Mending A Community

I consider myself lucky. My parents came from modest backgrounds and large families. Every resource was shared, saved, and utilized to its full expense. Both strove toward higher education; both earned their degrees. As college graduates, they worked hard from the bottom of the corporate ladder, saving what they could along the way, and accomplished enough to provide a comfortable life for me and my brother.

My brother and I were given everything we ever needed. We were taught the difference between needs and wants, and our needs were always met. We may have wanted and not received new gaming systems or clothes, but the minute a bone broke (and many did, we were rushed to the doctor without a second thought. There was never a question if we would have food on our table, heat for our house, or a stable place to live and call “home.”

I realize just now how fortunate I am. Beyond having the financial stability for my basic needs to be met, my home provided emotional stability and a place of refuge from the hardships of adolescence and growing up. I am lucky to have parents who can support me financially, emotionally, and mentally. Through their guidance, I have the confidence and ability to navigate the world around me. My college education was both a gift and an expectation from them, something I truly cherish and want to use to benefit my community. I gained valuable experience learning to serve those in the community and aiding in their overall wellbeing.

Home Matters because every person should feel a sense of refuge, stability, and safety from their living situation. It is the right of every individual to have their basic needs met, physically and mentally. We are all born to different situations and environments, but the need for a safe, secure, healthy home applies to everyone. Suffering due to a lack of these means is more than unnecessary. It is unjust. When a community’s citizens are taken care of and treated well, every person benefits. Working with an organization striving to provide safety and stability to neighbors in need begins the process of mending a community and is something I feel truly honored to be a part of.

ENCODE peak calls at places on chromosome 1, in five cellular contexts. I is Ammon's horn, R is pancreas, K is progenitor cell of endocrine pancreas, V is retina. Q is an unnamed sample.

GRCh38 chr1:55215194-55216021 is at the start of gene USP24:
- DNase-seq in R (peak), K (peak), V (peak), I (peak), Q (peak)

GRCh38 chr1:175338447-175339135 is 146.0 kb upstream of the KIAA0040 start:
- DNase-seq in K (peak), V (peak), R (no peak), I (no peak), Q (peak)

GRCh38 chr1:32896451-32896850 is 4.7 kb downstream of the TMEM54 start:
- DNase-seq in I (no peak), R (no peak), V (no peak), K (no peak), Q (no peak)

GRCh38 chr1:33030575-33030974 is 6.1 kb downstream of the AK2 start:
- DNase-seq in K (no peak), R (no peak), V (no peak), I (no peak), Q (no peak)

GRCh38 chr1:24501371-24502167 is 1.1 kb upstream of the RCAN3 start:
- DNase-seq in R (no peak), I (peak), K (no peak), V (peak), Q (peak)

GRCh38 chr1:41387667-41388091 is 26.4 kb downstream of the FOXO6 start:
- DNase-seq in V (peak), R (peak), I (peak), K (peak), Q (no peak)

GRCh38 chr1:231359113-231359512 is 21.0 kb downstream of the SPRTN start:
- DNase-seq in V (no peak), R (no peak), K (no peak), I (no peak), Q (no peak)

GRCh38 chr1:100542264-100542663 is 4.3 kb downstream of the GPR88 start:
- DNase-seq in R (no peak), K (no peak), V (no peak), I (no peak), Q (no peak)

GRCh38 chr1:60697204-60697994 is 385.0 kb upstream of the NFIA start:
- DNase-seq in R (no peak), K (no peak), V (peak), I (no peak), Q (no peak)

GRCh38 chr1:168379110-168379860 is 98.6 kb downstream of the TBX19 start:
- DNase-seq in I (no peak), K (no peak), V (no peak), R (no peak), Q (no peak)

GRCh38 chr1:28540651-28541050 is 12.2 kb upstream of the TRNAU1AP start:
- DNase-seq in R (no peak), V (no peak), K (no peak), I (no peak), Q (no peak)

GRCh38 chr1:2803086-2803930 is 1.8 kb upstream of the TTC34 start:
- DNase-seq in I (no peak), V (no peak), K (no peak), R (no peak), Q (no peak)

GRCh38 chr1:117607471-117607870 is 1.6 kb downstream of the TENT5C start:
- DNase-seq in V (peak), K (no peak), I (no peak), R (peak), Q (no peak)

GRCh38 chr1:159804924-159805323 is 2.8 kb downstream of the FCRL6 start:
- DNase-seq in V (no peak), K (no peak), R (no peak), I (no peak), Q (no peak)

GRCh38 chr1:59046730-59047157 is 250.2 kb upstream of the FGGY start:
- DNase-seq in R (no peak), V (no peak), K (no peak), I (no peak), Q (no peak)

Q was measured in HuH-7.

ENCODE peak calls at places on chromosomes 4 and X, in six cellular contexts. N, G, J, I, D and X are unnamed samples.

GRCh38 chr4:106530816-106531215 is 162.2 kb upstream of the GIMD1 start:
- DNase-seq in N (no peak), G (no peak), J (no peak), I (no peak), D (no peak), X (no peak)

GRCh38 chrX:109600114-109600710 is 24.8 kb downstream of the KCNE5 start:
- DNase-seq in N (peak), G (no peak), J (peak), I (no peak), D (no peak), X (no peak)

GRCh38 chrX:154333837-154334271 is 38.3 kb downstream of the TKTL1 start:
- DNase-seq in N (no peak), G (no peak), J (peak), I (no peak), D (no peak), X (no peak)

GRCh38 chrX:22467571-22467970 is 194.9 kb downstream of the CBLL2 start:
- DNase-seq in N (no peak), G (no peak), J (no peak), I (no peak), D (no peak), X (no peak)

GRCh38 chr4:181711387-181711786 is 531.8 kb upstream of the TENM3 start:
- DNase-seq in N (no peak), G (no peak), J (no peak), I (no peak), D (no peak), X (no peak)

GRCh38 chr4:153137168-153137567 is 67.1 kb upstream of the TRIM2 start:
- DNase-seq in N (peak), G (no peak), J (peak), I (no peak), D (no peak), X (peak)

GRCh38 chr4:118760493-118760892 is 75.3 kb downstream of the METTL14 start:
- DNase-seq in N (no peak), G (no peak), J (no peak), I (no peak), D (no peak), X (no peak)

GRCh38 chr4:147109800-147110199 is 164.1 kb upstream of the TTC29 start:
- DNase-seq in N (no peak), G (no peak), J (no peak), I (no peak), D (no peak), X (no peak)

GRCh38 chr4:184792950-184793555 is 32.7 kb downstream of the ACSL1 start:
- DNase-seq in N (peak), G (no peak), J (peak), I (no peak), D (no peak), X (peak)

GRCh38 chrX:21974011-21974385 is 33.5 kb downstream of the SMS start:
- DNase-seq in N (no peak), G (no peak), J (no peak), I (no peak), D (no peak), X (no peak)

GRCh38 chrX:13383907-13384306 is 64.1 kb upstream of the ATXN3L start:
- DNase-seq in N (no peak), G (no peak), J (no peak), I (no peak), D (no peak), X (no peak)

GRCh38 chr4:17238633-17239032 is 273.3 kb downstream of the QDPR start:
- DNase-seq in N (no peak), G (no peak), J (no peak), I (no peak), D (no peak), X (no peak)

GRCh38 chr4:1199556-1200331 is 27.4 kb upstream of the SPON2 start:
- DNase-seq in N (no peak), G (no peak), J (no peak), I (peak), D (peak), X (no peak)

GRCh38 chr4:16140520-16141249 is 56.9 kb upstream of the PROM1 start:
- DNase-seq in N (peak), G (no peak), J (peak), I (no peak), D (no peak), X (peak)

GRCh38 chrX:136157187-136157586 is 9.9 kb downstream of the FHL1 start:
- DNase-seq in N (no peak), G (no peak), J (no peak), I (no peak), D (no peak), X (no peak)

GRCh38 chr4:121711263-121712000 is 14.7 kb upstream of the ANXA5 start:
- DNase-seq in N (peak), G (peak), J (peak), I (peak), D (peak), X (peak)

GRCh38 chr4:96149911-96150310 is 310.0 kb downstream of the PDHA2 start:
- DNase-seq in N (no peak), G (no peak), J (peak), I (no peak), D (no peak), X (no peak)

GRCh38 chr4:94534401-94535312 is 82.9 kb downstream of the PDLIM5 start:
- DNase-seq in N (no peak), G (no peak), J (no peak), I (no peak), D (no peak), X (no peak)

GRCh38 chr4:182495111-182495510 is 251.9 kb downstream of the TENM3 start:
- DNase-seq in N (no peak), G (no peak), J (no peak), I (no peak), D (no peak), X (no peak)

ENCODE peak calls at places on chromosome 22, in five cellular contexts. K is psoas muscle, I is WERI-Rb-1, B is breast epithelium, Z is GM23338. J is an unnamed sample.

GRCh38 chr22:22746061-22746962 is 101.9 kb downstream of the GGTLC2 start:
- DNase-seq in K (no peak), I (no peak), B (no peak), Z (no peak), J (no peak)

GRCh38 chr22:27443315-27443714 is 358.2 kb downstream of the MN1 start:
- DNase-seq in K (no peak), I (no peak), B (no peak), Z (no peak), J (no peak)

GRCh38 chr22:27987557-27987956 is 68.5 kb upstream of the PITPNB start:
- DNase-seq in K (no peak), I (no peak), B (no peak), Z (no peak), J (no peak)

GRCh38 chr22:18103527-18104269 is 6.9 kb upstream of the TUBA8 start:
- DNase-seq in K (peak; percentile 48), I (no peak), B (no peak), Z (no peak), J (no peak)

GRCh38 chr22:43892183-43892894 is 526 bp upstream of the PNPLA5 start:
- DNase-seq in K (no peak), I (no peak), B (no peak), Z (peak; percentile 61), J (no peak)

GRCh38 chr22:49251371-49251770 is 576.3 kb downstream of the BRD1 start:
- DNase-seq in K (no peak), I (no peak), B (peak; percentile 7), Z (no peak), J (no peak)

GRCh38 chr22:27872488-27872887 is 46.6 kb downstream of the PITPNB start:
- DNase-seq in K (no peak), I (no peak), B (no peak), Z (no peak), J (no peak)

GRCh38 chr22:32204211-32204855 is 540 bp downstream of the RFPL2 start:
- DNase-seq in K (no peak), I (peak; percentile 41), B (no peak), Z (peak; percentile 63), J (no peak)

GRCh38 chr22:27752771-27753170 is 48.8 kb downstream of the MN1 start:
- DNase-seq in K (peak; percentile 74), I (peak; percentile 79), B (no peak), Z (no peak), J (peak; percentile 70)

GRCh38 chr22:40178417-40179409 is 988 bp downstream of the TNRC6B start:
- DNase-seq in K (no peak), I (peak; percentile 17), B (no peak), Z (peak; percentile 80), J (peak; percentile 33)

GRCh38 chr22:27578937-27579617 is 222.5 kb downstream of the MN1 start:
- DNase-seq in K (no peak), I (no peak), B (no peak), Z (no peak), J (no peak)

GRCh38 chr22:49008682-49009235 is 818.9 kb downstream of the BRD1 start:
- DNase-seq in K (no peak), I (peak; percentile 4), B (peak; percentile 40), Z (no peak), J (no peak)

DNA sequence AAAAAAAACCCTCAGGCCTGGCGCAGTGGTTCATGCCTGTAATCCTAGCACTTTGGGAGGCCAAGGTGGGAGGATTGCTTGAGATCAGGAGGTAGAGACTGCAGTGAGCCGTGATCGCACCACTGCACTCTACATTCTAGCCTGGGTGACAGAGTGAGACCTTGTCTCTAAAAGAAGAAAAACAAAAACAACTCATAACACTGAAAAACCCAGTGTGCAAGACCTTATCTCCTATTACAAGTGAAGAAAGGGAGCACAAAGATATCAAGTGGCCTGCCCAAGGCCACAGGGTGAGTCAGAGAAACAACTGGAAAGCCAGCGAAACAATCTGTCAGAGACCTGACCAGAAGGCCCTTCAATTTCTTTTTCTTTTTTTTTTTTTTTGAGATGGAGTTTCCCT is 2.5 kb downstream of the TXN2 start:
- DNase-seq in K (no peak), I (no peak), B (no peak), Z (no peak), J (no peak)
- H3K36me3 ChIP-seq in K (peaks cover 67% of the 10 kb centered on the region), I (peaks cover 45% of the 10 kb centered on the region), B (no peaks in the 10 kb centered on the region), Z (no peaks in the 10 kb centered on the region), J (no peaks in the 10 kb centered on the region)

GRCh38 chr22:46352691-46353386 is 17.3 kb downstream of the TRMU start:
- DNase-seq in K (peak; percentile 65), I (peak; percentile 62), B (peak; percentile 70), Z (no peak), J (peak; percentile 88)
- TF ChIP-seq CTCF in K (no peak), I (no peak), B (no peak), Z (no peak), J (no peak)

Carolyn Smith is a SUNY New Paltz graduate majoring in Communications. She interned with RUPCO as a gran writer assistant in Fall 2017.

Michael Bisio Hits the Right Note in Home-Life Symphony

Michael Bisio holding bass black and white headshotMichael Bisio is an accomplished bassist player, music connoisseur, and long-time adjunct professor. Bisio also moved around many times, from Washington State to NYC, adding to his repertoire of cultural experiences.  He found stability at The Lace Mill in Kingston, where he lives with his wife and fellow artist Dawn Bisio.  Their apartment is his happy place with wiggle room to jive in and hang prized artwork hanging. Now, he can balance professorship, musical gigs, traveling, and love—a harmony he’d sought for years.

Bisio was a reserved student in college, shy and unassuming. Professors took note of his talent and realized self-confidence was holding him back from excelling. They routinely pushed him to step outside of his comfort zone in his work, to self-reflect on the success he wanted. They challenged him to see his potential, flaws included, modeling a budding artist into a star performer. For him, it was tough—to stand in front of sheet music and critics for hours a day. By graduation, he collected his degree and the payoff of a sharper sense of confidence.

Years later, married with a son, Bisio owned a home in Seattle. After experiencing a “high point” in home life, he divorced and moved cross-country for his musical career. He came to NYC, hopping from apartment to apartment for about a decade until he heard about The Lace Mill through a friend. He applied, and a “fantastic” opportunity unfolded for his music, housing and finding the love of his life next door. Dawn and Michael met passing through the door of ASK Gallery in Kingston—Dawn caught Michael’s eye. He flirted with a coy “you’re hot.” Dawn reciprocated, and the two instantly bonded. They soon moved in together and made their own hub for artsy exploration.